Context: Juan López Aguilar
“Spain has never taken to the dock, not to say sentenced, any organisation for saving lives”
JUAN LÓPEZ AGUILAR, SOCIALIST MEMBER OF THE EUROPEAN PARLIAMENT AND PRESIDENT OF THE COMMITTEE ON CIVIL LIBERTIES, JUSTICE AND HOME AFFAIRS
Juan López Aguilar in his office at the European Parliament in Strasbourg. Photo: Lucía Muñoz and Cristian Pirovano
Juan Fernando López Aguilar (Las Palmas de Gran Canaria, 1961) is a veteran of Spanish politics. He was Minister of Justice between 2004 and 2007. His words resonate with a sense of concern for the rise in anti-Europeanism and europhopia in the supranational institutions.
From his almost empty office in the EU headquarters, this socialist member of the European Parliament egrets how migration and asylum matters create a division in Europe, in particular in countries such as Hungary and Poland.
Aware of the media impact of Carola Rackete, Òscar Camps and other human and refugee defenders, López Aguilar condemns the lack of solidarity and responsibility with countries such as Greece, Cyprus, Malta, Italy and Spain. To him, these countries are left alone in the management of the EU southern border and so, he is in favour of cooperation with third countries such as Morocco.
What is the situation of defenders in the EU?
As we have emphasised too many times, the EU is a union of values out of necessity, in a political period marked by a succession of crises with a deep and unprecedented impact in history. To face recession, the mistakenly called “refugee crisis”, the increase of liberal regimes, the sovereign debt, or even the Covid-19 pandemic, the EU does not need the euro or the domestic market but a set of common and binding values. The EU needs to be protected.
Do you think that the political polarisation is causing a shrinking in the civil space of the European Union in relation to migration and asylum rights?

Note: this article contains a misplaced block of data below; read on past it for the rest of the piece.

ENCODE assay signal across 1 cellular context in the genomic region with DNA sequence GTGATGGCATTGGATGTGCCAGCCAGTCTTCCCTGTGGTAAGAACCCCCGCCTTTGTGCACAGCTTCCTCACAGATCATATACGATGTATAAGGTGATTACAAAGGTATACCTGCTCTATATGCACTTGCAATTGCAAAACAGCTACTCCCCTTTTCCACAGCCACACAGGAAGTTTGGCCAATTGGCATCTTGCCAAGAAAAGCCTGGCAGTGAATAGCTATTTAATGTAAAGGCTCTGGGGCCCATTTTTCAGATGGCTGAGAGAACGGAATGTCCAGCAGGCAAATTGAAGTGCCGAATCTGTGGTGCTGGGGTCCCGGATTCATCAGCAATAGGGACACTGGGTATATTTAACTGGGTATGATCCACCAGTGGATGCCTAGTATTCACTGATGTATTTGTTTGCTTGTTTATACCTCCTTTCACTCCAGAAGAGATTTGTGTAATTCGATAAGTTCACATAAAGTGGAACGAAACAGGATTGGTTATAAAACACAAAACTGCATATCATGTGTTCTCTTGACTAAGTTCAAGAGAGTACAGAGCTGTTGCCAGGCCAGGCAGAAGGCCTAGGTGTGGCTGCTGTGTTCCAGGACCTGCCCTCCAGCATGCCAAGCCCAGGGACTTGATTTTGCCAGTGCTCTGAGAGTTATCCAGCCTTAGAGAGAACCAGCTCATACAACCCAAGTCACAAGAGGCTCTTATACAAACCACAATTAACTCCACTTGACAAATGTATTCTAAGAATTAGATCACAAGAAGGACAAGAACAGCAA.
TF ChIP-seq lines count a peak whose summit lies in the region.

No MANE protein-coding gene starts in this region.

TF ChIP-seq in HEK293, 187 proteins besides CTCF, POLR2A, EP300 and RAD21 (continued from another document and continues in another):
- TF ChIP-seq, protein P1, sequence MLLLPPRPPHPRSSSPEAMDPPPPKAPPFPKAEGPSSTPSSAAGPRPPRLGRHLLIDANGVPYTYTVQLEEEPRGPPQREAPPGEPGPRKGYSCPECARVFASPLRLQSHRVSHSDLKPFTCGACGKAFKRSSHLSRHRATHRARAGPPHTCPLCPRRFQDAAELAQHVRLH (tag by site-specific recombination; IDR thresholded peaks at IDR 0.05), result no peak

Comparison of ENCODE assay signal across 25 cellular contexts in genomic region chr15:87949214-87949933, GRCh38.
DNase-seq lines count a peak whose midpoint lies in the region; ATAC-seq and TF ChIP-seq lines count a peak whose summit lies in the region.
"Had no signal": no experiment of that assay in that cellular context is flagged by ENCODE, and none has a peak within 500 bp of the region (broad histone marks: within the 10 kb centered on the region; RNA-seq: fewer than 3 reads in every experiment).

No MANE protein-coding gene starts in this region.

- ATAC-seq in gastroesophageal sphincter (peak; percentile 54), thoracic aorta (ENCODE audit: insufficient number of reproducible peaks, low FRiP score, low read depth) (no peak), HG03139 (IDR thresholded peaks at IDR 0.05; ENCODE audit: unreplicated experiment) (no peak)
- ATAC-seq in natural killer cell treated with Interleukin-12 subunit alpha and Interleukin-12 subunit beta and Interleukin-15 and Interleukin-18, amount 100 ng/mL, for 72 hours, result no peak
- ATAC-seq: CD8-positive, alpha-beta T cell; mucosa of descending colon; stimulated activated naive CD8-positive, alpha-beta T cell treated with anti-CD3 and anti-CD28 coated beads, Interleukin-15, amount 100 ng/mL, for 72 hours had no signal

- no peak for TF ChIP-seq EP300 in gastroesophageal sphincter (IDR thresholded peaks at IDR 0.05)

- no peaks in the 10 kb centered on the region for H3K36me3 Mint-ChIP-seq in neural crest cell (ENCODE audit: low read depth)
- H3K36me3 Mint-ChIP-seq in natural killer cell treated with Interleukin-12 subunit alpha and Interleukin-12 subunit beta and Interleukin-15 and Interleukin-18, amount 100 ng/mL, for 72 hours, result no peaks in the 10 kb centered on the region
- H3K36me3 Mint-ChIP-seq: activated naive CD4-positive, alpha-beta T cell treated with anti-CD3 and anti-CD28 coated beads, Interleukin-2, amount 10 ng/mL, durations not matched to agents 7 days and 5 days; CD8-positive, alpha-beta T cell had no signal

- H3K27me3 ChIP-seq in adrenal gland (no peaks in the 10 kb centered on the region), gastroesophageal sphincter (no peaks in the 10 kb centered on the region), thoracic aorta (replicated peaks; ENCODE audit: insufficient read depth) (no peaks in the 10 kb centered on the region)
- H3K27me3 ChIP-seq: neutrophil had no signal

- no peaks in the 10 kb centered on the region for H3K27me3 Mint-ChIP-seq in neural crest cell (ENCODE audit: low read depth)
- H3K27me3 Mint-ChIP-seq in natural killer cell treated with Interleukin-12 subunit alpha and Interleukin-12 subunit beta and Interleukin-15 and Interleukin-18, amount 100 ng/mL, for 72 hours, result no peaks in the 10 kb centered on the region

Two aspects must be considered to answer that question. First, in terms of history, policies on migration and asylum rights were reserved to member states until very recently. However, when the Lisbon treaty and the EU Charter on Fundamental Rights came into effect over a decade ago, the nations and its governments no longer have powers on these matters. It’s a European competence, which is determining, even though some states seem not to be aware of it. At the European parliament we have developed the so-called migration and asylum packages for the states, with eight and nine legally binding acts respectively. However, this does not prevent states from breaching them, as unfortunately it happens day in and day out.
Second, migration and asylum are one of the most divisive issues in the European agenda, both from an ideological and a political and legal perspective. The nationalism displayed by the far-right within the European parliament, extremely anti-European and europhobic, is incompatible with the European reasoning.
Do you think these packages with measures are protecting migrant and asylum seekers defenders in Europe?
Without a doubt. That’s the prevalent approach, the legal seal of approval for the EU member states. The Lisbon treaty describes a space of freedom, justice and security governed by the principles of binding solidarity and shared responsibility. To achieve it, it sets up an interparliamentary conference led by the commission I preside over, aimed at discussing the articulation of both the European and the state levels.
We insist that this is the holistic approach until further notice, because the number of anti-European seats has increased significantly. Even so, the majority of the Parliament continues being pro-European. This means it has a global and holistic approach to migration that accounts for all aspects. From an exterior perspective, an approach that facilitates cooperation and provides humanitarian help, that uses diplomacy to correct inequalities and to create opportunities in the countries of origin and transit, thus preventing mafia exploitation. At the same time, it should act as a European mechanism of sea rescue and not as a mechanism of criminalisation of the NGOs, exposed to a twisted interpretation of the Directive on irregular migration and illegal human trafficking that is leading to a horrific balance of deaths.
López Aguilar in his office in the European Parliament. Photo: Lucía Muñoz and Cristian Pirovano
What can the European Union do for the states not to apply the legislation in such a way that it goes against the people and collectives that defend migrants and refugees rights?
The short answer is through battle. Standing up, and acting accordingly. We demand accountability from the states that are breaking the European law grossly and deliberately, which happens very often. I highlight the importance of shared responsibility and binding solidarity. We must be ruthless in the confrontation with states that disassociate from solidarity such as Hungary and Poland, at the head of the list of unsupportive countries with Greece, Cyprus, Malta, Italy and Spain; places with access to the Mediterranean Sea and the Atlantic Ocean and therefore, with vulnerable borders.